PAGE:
Skrifennow

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The Bayesian classifier function in the dissertation results - Part 1: acquiring and preprocessing data

Jan 4, 2016

I have mentioned before a little about having a Bayesian classifier for the Martian terrain segments, which measures the similarity to the Martian terrain.

This is detailed in section 3.4.2 on pages 36-43 of the dissertation, or 43-52 of the tablet-optimised version I will try to recap it here.

The first step was to gather the data:
Beginning with the tabulated Souness et al. 2012 objects, I identified and downloaded the relevant High Resolution and Stereo Camera DTM tiles, reprojected to a common equicylindrical cordinate system with a standard latitude of 40°, and then create derived topographic variables.
I originally did this manually, inputting Souness GLF coorindinates manually into the web interface at PDS Geosciences Node Mars Orbital Data Explorer (ODE). 
I retrieved both the nadir image files and the areoid elevation.

It is also possible to download shapefiles of coverage footprints of various Mars satellite data and identify coverage of Souness GLF footprints in a more automated fashion.


The actual 6 band feature vector was
  1. Nadir image
  2. DTM elevation
  3. Slope (degrees)
  4. Aspect (in absolute degrees from north)
  5. Cross-sectional curvature
  6. Longitudinal curvature

The software I used for this was Jo Wood's LandSerf. In his PhD thesis there is a good explanation of the various different types of topographic curvature. Unfortunately this is no longer easily accessible, except via the Internet Archive however the various types of curvature are also explained in this website forming part of an online textbook on Geospatial Analysis.

After processing in LandSerf I used gdal at the command-line to generate a layerstacked .kea file for each tile.

The longitudinal and cross-sectional curvatures are defined in the slope's own plane, i.e. the plane containing the slope vector with normal pointing in the aspect direction.

The longitudinal curvature is a measure of convexity/concavity of the slope, and cross-sectional curvature the rate of change of the slope vector, when considered in the slope's own reference frame (as opposed to plan curvature which considers the same from vertically above).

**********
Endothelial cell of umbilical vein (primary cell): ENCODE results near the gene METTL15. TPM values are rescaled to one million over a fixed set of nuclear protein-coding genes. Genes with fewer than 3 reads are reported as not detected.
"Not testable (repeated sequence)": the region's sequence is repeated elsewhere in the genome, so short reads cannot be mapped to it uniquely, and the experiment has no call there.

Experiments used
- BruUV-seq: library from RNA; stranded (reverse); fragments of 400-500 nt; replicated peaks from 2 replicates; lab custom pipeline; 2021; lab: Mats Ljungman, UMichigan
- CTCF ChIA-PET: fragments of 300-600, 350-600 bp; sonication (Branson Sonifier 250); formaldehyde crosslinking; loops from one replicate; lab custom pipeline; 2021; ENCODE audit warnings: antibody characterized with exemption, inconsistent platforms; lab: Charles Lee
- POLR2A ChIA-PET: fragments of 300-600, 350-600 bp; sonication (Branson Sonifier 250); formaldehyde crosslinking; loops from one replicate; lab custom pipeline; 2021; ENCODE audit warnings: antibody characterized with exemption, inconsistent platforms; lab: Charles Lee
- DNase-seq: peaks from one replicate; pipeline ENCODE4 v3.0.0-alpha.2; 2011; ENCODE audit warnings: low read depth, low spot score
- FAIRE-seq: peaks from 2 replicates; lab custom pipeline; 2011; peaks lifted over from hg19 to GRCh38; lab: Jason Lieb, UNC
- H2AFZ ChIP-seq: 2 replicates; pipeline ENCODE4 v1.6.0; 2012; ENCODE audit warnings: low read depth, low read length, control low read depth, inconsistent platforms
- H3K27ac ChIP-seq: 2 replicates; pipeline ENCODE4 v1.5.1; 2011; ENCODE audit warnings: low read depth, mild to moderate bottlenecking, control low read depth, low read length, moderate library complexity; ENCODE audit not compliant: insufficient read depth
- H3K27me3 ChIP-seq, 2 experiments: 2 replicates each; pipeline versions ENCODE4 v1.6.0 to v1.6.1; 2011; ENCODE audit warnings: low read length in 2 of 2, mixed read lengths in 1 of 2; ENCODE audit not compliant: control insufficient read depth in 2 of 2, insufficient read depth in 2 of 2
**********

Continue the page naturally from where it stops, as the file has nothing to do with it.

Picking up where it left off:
The 10 band layerstacks, which I didn't process further due to the processing time also included Mean curvature, plan curvature, profile curvature and Landserf feature classification.

Later on, in reprocessing the results after the dissertation I used the original aspect rather than the absolute aspect from N.

TuiView screenshot of the h0037 HRSC DTM tile. I have coded red:slope, green:nadir image and blue:elevation.





More zoomable images - on Mars this time

Dec 31, 2015

I previously shared my index to some of my posts about Martian glaciers.

I have produced zoomable images of the various parts of the Martian surface, with imagery from HRSC nadir images along with elevation.

Unfortunately, I have not been able to show the full resolution of these, because the method of tiling the 16384x16384 images I use as the basis of the work, using gdal2tiles.py and displaying using leaflet.js, involved a very large total number of files, and it seems my current web host at neocities.org has a maximum.

Nevertheless, the results can be seen at taklowkernewek.neocities.org/mars/hemispheres.html and taklowkernewek.neocities.org/mars/regions.html.

Sample screenshot from my website









Update - it looks to me like even with only 4 zoomlevels, I have still managed to max out my number of files count. I am also in process of adding links to filtergraph.com where I have a number of scatter plots showing the Souness GLFs by region.



Numbers of Souness GLFs by region.

An example of using Filtergraph to plot the various Souness GLFs in the Olympus Mons area.

Using Leaflet.js for making my maps zoomable

Dec 30, 2015

I have come across the Javascript library Leaflet.JS which I have begun applying to my maps of Cornwall.

It may be used, in conjuction with Mapbox, to render OpenStreetMap in a number of styles, for example:  link to taklowkernewek.neocities.org.

I have also made one of the versions of my cycling maps of Cornwall zoomable. This is simply done by rendering a 16384x16384px image of the map in QGIS, and then simply using Leaflet.js to make it zoomable, with the assistance of gdal2tiles.py to make the various 256px square tiles needed.

Link: taklowkernewek.neocities.org/mappys/leafletJStest/westcornwall.html

Follow link for zoomable version of this map, and also further maps of mid and east Cornwall.

Assessing possible typographic errors in Souness catalog - southern hemisphere

Dec 28, 2015

Detailing the Souness GLFs which have a large offset between the quoted centre, or are duplicates, or have been visually identified as potentially having a typographic error, I now continue with the southern hemisphere.

Argyre